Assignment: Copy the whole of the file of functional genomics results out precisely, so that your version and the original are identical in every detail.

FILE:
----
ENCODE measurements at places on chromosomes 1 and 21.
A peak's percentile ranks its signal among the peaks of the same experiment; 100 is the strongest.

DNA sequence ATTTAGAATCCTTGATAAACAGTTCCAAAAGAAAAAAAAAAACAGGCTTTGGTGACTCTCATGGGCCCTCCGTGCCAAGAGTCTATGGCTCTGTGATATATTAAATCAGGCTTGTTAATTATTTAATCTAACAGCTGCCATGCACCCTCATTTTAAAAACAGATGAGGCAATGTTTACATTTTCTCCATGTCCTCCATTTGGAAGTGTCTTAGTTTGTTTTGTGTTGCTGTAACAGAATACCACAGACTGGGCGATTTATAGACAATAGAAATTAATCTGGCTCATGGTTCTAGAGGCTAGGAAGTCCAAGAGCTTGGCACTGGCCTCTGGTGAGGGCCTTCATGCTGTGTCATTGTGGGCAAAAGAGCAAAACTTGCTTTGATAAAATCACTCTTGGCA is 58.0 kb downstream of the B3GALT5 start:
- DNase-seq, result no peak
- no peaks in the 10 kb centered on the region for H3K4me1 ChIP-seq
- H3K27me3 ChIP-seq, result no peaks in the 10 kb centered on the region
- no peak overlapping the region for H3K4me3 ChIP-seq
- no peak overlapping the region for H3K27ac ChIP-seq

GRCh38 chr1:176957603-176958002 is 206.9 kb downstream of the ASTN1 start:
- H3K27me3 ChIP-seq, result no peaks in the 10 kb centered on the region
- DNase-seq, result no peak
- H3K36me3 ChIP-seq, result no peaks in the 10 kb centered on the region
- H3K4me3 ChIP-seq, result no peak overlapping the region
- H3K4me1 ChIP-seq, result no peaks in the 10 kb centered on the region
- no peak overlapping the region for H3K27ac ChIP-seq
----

ENCODE measurements at places on chromosomes 1 and 21.
A peak's percentile ranks its signal among the peaks of the same experiment; 100 is the strongest.

DNA sequence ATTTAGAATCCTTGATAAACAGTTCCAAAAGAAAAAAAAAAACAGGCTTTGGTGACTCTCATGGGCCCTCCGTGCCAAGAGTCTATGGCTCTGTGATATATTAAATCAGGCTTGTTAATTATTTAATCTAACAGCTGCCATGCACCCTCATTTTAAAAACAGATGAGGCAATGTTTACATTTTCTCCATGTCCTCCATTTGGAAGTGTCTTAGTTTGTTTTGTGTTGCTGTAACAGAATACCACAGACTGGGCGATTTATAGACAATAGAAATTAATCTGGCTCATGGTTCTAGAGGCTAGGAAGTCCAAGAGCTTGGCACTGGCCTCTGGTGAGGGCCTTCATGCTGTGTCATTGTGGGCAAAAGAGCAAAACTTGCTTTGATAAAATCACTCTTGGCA is 58.0 kb downstream of the B3GALT5 start:
- DNase-seq, result no peak
- no peaks in the 10 kb centered on the region for H3K4me1 ChIP-seq
- H3K27me3 ChIP-seq, result no peaks in the 10 kb centered on the region
- no peak overlapping the region for H3K4me3 ChIP-seq
- no peak overlapping the region for H3K27ac ChIP-seq

GRCh38 chr1:176957603-176958002 is 206.9 kb downstream of the ASTN1 start:
- H3K27me3 ChIP-seq, result no peaks in the 10 kb centered on the region
- DNase-seq, result no peak
- H3K36me3 ChIP-seq, result no peaks in the 10 kb centered on the region
- H3K4me3 ChIP-seq, result no peak overlapping the region
- H3K4me1 ChIP-seq, result no peaks in the 10 kb centered on the region
- no peak overlapping the region for H3K27ac ChIP-seq